As the hernia enlarges it forms a sac. The intestines can fall into this sac creating one of the major hernia symptoms-a bulge. A hernia is most often visible when standing. The bulge temporarily disappears when the tissue from the sac returns to its proper position by lying down. The hernia occur throughout the body in a groin area of 95 % per cent.
The weakness or defect in abdominal wall is called hernia. It may appear from birth or develop over a period of time. When the defect is large enough, abdominal contents such as the bowel, may protrude through the defect causing a lump or bulge felt by the patient. Hernia grows at certain sites which have a natural tendency to be weak; the groin, the ombilicus (belly button) and previous surgical incisions.
Hernia may occur due to the stress and strain of the abdominal wall. It takes time of the hernia sac to enlarge enough for tissue to fall into it. The hernia can be tolerate without surgery. A truss or binder may temporarily alleviate symptoms but will not cure the hernia. The defect in the belly wall corrects by surgery. The repair techniques involve pulling together muscles and ligaments for reinforcement. Muscles are soft and movable, while ligaments remain rigid and stationary.
After a hernia developed it will tend to enlarge and cause discomfort. When a loop of bowel gets caught in the hernia it may become obstructed or its blood supply may be cut off. This could become a life-threatening situation but today hernia is effectively repaired and with minimal risk most surgeons recommend that hernias be repaired when diagnosed unless there are other serious medical problems. A hernia repair involves making an incision in the abdominal wall.
Healthy tissues are cut until the area of weakness is found. The hernia is then repaired with sutures (stitches). A prosthetic material such as nylon is used to strengthen the area of weakness. The skin and other healthy tissues that were cut at the beginning are stitched back together to complete the repair. The defect in the abdominal wall is repaired from the inside of the abdominal cavity. This method used with the laparoscop characterizes the groin hernia. The patch is secured in place from the inside. Thus eliminates the necessity of cutting the skin and normal tissues of the groin to get down and repair the hernia.
The protrusions of soft tissue such as portion of the intestine through weak spot in a muscle usually in the abdominal wall bears the name of inguinal hernia. It occur where the abdomen meats the thigh in the groin region. Hernias are represented by weakness in the wall in the abdomen; sometimes they can cause ruptures. There are two ways of typical hernia: first by wear and tear over time (acquired hernias) and then a weakness in the abdominal wall that is present at birth (congenital hernias). People may "live" with hernias without even knowing. Hernias often get worse due to physical stress or aging. Hernias usually are congenital and are present at birth.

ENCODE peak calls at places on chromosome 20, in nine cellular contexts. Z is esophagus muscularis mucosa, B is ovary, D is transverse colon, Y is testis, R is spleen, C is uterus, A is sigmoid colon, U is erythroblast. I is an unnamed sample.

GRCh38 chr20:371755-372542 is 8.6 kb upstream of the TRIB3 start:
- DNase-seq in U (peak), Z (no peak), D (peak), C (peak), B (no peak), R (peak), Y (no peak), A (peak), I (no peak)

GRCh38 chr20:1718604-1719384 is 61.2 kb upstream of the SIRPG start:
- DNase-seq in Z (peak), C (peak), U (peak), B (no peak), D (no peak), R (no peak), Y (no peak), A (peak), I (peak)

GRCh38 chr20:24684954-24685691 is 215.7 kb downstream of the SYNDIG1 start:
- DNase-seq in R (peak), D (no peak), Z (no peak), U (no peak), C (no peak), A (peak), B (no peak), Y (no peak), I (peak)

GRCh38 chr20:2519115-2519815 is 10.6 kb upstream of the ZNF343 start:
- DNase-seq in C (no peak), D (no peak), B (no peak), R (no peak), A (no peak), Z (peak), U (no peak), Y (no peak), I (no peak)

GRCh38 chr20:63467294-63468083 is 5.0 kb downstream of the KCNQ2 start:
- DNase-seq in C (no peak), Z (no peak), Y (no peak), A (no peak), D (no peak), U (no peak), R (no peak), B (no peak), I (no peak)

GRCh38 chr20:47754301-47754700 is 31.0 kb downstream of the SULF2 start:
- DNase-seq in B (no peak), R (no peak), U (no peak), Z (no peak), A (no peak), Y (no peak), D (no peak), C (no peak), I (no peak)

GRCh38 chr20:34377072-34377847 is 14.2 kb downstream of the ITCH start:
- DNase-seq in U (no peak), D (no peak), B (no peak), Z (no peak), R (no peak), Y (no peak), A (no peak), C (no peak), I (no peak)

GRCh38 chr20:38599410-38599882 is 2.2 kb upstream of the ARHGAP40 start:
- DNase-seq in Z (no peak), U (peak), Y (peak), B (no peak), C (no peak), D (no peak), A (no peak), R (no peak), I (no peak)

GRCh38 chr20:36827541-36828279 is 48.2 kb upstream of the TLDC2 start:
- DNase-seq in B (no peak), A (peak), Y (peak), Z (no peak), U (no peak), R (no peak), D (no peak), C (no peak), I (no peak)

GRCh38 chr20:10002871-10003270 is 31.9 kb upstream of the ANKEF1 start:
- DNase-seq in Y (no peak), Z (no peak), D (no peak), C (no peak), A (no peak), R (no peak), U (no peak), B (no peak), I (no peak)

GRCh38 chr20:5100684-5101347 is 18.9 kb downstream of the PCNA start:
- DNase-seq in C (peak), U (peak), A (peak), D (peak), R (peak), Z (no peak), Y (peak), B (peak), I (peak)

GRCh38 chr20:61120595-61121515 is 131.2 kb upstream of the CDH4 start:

Different symptoms and feelings are produced by hernias. A protrusion appears between the pubis and the top of the leg and produces pain during urination or a bowel movement or when lifting a heavy object. The pain is usually sharp and immediately. Sometimes it feels like a dull aching sensation, a vague feeling of fullness, nausea or constipation; these symptoms may disappear when lying down. The reducible hernia can be pushed back by onto the abdominal cavity. If it cannot be pushed back it is non-reducible. This complication may lead to the obstruction on the flow of the intestinal contents or intestinal blood supply (strangulation) leading to tissue death, intestinal obstruction produces nausea, vomiting, loss of appetite and abdominal pain and usually requires immediate surgery.
A strangulated hernia is painful and requires immediate surgery. In the case of inguinal hernias an abnormal opening appears in the large sac containing the internal organs and some of the organs protrude. When this abnormal opening appears on both sides it is called a bilateral inguinal hernia. There are also other hernias that may return and need to be repaired again. They are called recurrent inguinal hernias. They are not an indication of development of recurrent hernias new ways to strengthen the groin under investigation. Generally hernias are caused by congenital (defects at births) or age related weakness in the abdominal wall. An improper closure of the abdominal cavity during the body development in the womb appears at males.
The hernias can be also caused by an increase in pressure within the abdominal cavity due to heavy lifting, straining, violent coughing, obesity or pregnancy. Happily today there are many new techniques and modalities of healing hernias.
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